by Kate Sweeney

Kindess and Courage: Rochelle

AGE: 37

Pronouns: SHE/HER/HERS

What has been the most surprising aspect of transition for you? The most surprising aspect is how normal I feel within my own body now. I always knew something was wrong, but had no idea what it was. Those feelings are gone. As a result, I have more confidence and I’m more outgoing and sociable than I was before.

In your experience, what’s been the best thing about living authentically? The absolute best thing is that every day I look in the mirror and see the person I’ve always felt like on the inside. My outward appearance finally matches my personality. I’m more me than I’ve ever been before.

In your experience, what’s been the biggest challenge related to living authentically? Dating is the hardest part. Just like everyone else, I’m trying to find someone with similar interests and who I’m compatible with emotionally and intellectually. However, even if I find someone like that, they also have to be willing to date a trans person.

What kind of environment is Central Ohio for a TGNC (Trans or Gender Nonconforming) person?  I love Columbus. I haven’t had any bad experiences out in public, even during my awkward transition year. I have a great group of friends who accepted and supported me after I came out. Also, there are many LGBT organizations and events around town where I’ve made new friends.

What question(s) do you wish people would stop asking you? Why?  Not so much a question, but I wish people I know would stop outing me as trans in public. It’s frustrating to go to a party and meet someone new who already knows I’m trans because one of my friends told them ahead of time. Another thing that happens is that someone will make a comment about me being trans in front of other people that may not know. I’m pretty open with my status, but would like some control over who that information gets shared with.

What do you want to share about your experience as a TGNC person that most people might not know about?Accepting I was trans, coming out to people, and the actual transition process was incredibly hard. However, it was completely worth it. I still have the same day-to-day struggles as I did before. Life isn’t perfect, but a major source of sadness and depression is just gone from my life and that feels amazing.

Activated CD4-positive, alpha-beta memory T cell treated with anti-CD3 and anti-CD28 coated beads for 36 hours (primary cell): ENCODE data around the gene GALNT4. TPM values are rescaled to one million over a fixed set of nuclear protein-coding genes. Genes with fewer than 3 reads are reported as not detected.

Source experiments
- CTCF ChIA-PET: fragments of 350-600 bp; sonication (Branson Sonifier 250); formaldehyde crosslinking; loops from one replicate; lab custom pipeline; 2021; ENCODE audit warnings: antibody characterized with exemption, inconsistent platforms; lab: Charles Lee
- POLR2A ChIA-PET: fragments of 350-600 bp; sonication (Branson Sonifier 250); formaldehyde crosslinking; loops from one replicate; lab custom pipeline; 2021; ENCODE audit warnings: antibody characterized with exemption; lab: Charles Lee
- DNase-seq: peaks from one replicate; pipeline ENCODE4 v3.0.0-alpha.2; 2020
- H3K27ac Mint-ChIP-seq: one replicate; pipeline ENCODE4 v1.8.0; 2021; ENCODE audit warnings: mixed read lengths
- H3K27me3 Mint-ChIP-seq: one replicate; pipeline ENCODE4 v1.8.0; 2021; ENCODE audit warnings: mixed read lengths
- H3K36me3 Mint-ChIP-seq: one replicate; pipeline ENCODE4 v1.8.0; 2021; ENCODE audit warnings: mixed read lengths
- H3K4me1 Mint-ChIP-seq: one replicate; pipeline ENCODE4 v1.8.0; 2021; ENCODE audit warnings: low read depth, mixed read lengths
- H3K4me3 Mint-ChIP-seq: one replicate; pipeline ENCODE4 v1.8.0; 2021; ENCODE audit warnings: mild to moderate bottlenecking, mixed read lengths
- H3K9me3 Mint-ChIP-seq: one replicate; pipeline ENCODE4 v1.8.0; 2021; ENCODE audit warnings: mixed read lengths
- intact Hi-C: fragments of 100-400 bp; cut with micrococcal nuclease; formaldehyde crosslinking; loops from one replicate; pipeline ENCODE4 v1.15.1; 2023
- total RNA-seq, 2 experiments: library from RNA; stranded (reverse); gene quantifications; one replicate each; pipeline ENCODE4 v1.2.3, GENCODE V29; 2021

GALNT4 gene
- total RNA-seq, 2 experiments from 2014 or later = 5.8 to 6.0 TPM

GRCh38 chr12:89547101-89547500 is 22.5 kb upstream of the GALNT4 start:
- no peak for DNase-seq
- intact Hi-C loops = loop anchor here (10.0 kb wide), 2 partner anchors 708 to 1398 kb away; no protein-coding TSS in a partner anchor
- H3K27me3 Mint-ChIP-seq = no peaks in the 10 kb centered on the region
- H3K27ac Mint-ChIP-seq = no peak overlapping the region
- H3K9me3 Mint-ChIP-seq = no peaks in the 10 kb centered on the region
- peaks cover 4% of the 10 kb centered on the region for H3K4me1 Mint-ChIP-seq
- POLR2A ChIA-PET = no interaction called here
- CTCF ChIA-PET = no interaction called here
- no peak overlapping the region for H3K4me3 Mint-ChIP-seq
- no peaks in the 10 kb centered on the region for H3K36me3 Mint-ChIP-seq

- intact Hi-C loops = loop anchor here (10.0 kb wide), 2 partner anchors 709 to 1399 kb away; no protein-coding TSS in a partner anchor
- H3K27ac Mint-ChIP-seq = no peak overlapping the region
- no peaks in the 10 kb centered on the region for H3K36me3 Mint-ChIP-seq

What’s a book, movie, or TV show you’d want people exposed to so they could learn more about the TGNC experience? Why? I like Sense 8 on Netflix. It’s not really about being trans, but there is a trans character played by a trans actress. It’s one of the few times I’ve seen a trans character in a romantic scene.

What’s the most interesting thing about you (unrelated to your gender identity)? I’ve been drawing a webcomic for 15 years. I’ve run eight marathons, and lost track of how many half marathons. I play the drums. I’ve told stories at a couple open mics. Ideally, I would like “being trans” to not be in the top 10 things that are interesting about me.

What do you think is the most important concrete action allies could take to help support the TGNC community in Columbus? Obviously the big one would be to speak out and protest against any anti-trans legislation that may be introduced. Besides that, treat trans people like anyone else. Speaking for myself: unless I bring it up, I usually don’t want to talk about being trans or answer questions about it.